The secondary structure adopted by the target viral mRNA plays a role in the regulation of splicing through the conformation that it adopts either exposing or hiding sites.5 The 5′ splice donor RNA is able to fold into a stem loop structure. The ability of the RNA to maintain this structure is a key means of splicing regulation as this structure restricts the access of the splicing machinery to the RNA sequence.26 For instance, the region around the ESS3 splicing silencer adopts a hairpin loop structure. The loop contains the binding site for the hnRNP-A1 protein.27 On the other hand, the secondary RNA structure cannot only interfere with the access of the spliceosome to splice donor and acceptor sites on mRNA but also result in increased access when compared to their secondary RNA structures. For example, the stem-loop structures of viral mRNA will result in unpaired nucleotides. The unpaired nucleotides give better access to the ss resulting in the increase in the efficiency of splicing.28 The effect of various RNA secondary structures on splicing is shown in Table 1.
Methylation of adenosines N6 (m6A) occurs within the 3′ untranslated region of the HIV genome. These methylation sites lead to the recruitment of cellular YTH domain family proteins (YTHDF1–3). YTHDF proteins bind to m6A-modified cellular RNAs and affect RNA metabolism and processing. These proteins then promote the translation of mRNA enhancing the expression of viral proteins.29 Infection of CD4 T cells also leads to an increase in the levels of methylation of both host and viral RNA. Methylation of two conserved adenosines in the stem loop II region of Rev response element (RRE) increases the RNA binding ability of RRE.30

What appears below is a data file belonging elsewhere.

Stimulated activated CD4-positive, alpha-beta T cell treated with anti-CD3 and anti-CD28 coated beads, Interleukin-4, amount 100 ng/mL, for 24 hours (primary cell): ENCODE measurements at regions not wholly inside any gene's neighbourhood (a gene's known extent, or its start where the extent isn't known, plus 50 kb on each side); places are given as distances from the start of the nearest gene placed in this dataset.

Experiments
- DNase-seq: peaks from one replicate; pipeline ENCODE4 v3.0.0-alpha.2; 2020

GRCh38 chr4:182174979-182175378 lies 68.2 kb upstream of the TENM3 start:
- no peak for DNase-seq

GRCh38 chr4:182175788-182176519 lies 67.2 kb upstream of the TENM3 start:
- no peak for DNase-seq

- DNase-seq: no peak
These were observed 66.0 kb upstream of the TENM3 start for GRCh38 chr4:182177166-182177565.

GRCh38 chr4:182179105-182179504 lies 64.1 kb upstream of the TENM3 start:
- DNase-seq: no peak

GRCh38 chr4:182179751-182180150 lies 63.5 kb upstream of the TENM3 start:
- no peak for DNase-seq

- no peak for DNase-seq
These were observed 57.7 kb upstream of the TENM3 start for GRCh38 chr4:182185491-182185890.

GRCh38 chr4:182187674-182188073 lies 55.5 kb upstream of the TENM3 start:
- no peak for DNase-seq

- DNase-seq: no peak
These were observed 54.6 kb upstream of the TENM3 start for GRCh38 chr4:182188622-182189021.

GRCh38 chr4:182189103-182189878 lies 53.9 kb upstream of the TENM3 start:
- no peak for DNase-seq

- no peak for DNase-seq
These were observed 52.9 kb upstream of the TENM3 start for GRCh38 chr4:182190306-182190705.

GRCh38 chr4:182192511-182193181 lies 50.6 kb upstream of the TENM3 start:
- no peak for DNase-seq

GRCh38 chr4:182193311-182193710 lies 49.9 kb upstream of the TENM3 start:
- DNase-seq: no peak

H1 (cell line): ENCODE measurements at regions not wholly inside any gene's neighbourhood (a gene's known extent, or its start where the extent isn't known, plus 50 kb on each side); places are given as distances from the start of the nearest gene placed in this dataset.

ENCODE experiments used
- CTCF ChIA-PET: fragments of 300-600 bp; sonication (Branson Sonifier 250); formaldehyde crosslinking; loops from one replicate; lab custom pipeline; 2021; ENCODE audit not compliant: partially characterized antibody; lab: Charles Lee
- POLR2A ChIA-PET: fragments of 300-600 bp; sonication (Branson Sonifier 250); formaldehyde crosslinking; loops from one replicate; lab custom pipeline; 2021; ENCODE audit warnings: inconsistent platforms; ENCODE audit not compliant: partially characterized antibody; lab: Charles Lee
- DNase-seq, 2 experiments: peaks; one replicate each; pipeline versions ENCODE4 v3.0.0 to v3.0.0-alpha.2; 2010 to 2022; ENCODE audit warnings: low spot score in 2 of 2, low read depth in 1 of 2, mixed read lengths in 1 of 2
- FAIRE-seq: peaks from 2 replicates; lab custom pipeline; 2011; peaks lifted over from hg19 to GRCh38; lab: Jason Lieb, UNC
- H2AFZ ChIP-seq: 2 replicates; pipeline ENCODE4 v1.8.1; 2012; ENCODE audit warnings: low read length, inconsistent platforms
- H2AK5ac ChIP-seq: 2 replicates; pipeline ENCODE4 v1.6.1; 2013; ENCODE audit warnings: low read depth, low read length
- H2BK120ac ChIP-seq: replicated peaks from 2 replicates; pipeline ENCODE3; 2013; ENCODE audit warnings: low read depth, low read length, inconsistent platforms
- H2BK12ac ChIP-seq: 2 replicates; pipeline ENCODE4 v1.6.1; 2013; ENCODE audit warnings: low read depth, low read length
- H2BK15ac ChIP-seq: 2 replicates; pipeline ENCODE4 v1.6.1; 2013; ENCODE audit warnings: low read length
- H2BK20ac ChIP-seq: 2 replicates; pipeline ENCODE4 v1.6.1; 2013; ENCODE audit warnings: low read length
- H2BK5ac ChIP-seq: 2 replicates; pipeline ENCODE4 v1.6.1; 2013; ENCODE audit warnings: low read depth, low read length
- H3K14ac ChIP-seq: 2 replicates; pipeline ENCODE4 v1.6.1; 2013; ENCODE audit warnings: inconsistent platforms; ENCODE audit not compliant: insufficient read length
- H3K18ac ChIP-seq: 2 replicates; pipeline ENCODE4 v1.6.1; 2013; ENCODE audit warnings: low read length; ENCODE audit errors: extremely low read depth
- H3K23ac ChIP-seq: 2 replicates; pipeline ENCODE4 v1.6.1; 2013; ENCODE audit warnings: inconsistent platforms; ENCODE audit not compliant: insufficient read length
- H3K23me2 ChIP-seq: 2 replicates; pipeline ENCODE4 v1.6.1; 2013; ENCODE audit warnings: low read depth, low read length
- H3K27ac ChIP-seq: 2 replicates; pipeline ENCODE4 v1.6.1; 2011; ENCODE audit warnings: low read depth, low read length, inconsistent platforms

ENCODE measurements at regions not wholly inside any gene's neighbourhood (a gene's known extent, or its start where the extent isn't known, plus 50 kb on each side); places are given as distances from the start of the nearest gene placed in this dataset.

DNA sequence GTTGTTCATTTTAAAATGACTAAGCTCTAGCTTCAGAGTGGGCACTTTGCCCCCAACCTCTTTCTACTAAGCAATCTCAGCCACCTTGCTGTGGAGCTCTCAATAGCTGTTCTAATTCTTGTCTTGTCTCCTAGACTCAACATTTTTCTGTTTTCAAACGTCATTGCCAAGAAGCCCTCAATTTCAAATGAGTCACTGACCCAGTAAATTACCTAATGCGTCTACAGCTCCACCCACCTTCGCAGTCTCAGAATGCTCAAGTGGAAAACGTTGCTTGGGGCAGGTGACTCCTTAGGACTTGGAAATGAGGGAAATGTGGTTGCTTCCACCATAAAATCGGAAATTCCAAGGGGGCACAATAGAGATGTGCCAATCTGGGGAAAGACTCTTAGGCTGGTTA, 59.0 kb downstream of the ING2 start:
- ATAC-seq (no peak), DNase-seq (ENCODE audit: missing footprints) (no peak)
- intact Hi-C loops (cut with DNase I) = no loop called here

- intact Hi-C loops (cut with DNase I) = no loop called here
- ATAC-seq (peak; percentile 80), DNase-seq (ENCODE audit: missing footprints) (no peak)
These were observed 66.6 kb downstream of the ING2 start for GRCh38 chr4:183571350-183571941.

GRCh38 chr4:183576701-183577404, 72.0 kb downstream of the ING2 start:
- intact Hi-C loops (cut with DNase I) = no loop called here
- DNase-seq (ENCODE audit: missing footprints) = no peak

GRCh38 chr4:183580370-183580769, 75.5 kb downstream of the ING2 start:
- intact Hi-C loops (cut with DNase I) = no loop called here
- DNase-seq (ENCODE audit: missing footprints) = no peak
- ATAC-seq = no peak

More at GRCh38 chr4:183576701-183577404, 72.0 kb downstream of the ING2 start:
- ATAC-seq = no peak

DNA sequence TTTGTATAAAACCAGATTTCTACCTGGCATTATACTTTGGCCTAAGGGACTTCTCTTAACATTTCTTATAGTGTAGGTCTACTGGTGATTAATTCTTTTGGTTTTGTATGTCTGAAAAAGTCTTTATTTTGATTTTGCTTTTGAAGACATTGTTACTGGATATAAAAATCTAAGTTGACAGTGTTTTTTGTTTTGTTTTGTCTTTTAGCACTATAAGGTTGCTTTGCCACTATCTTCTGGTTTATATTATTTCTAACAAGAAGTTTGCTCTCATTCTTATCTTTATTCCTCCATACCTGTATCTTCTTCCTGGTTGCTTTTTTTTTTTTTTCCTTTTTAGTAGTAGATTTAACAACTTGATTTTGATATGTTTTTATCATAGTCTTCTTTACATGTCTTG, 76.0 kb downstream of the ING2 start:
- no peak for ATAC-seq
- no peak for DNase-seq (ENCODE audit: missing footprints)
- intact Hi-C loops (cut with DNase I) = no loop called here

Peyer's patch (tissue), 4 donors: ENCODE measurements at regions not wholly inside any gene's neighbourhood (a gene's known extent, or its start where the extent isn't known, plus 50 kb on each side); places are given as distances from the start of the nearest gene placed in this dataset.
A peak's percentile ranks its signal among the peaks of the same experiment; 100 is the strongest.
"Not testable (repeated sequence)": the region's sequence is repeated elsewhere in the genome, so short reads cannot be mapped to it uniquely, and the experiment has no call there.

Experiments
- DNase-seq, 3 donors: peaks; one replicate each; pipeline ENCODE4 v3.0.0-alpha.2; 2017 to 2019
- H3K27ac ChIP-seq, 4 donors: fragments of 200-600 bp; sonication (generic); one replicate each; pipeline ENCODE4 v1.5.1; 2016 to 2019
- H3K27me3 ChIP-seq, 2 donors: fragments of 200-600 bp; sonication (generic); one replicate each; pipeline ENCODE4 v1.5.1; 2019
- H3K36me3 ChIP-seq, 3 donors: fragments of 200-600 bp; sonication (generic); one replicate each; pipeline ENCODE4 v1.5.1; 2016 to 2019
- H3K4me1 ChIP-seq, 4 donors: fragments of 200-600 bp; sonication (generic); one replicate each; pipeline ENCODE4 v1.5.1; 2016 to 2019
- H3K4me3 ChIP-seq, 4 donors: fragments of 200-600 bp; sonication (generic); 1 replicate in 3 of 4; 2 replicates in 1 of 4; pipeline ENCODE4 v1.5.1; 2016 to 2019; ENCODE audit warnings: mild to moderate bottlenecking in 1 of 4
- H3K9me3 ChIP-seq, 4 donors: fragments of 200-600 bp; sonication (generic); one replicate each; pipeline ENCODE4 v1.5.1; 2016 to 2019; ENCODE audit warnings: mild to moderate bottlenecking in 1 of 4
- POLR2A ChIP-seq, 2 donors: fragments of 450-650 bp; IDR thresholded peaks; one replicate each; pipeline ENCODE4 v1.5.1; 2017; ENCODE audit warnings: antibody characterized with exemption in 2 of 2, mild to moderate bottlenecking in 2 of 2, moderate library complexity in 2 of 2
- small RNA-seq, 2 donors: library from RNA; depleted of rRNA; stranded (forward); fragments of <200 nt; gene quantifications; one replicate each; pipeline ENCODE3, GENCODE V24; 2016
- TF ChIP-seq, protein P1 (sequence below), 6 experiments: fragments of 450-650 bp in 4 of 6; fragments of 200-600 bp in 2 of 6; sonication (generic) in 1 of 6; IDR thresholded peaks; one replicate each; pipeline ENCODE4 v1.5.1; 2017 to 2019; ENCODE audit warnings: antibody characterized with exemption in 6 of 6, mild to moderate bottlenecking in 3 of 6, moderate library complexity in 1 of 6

Rev is one of the first proteins produced by the virus. It is an 18 kDa protein and localizes to the nucleus because of its nuclear localization signal (NLS). Here, it binds to a structural motif in the env gene known as the RRE. At the same time, it interacts with the cellular protein Crm1. This results in the nuclear export of the partially spliced 4 kb transcripts and the un-spliced 9 kb transcript.31 The nuclear export of all partially spliced mRNAs is unusual as they contain functional introns. The primary function of the Rev protein is its direct interaction with the RRE, a cis acting target that is found on incompletely spliced viral mRNAs, facilitating the export of unspliced viral mRNA from the nucleus.32 Rev is a 116 amino acid long protein containing an arginine-rich NLSs and leucine-rich nuclear export signals (NESs). The protein is transported into the nucleus through the interaction of the NLS domain nuclear import factors such as importin β.24 The RRE is 350 nucleotides in length and forms a stem loop-rich conformation. At least six Rev monomers bind to the RRE and form RRE-RNA-Rev dimers. The two Rev proteins form a V shape in this dimer exposing the arginine-rich RNA binding domain of each protein to the RRE of the RNA. The RRE-RNA-Rev dimers then oligomerize to form a larger RNP complex.24 The NES of the protein interacts with CRM1 leading to the nuclear export of the RNP complex. However, CRM1 is not the only protein capable of interacting with Rev, resulting in nuclear export. Multiple other host co-factors can perform this function, including a range of RNA helicases whose expression levels are known to increase following HIV infection.24 The association with CRM1 is regulated by a GTPase. This is achieved by a RAN-GTP gradient established between the nucleus and the cytoplasm through the dephosphorylation of RAN-GTPase into RAN-GDPase in the cytoplasm. The triphosphate form favors the binding of CRM1 to the NES of Rev, whereas the diphosphate form favors the release of the transcript and Rev from CRM1.32,33 Rev also recruits the methyltransferase PIMT (peroxisome proliferative activated protein with methyltransferase domain) to act on RRE containing mRNAs. PIMT selectively hypermethylates the normally monomethylated RNA cap into a trimethylated cap. This results in the hypermethylation of partially spliced mRNAs but not fully spliced mRNAs, and these mRNAs with the altered RNA cap structure are recognized as substrates for the CRM1 transporter protein.24 The nuclear export of Rev–RRE complexes also requires the eukaryotic initiation factor (eIF-5A) which is thought to target the Rev–RRE complex to the nuclear pore complex (NPC) and increases the binding efficiency to CRM1.34 Rev function is increased but not reliant upon its association with the FG repeat nucleoporin protein Rip/Rab. This protein aids in NPC localization.32 The export of large mRNA fragments is also aided by the association of the Rev–RRE complex with the RNA helicase DDX3.35 In addition to the instability (INS) sequences that act as cis-regulatory elements and that prevent nuclear export, some viral mRNAs also contain AU-rich sequences that repress nuclear export. Rev and RRE are able to counteract these retention signals, leading to nuclear export.36 A number of other proteins have been identified as associated with Rev. These interactors are listed in Table 2. Rev also enhances the translation of RRE containing mRNAs, by enhancing the association of these mRNAs with the polyribosome, by interacting with the co-factors that aid in the association of RRE containing mRNAs with the translational machinery. It does not seem to be able to interact directly with ribosomal proteins. Alternative explanations for this enhanced translation include increased RNA stability.24 Rev is known to enhance the stability of RRE containing pre-mRNA in the nucleus.32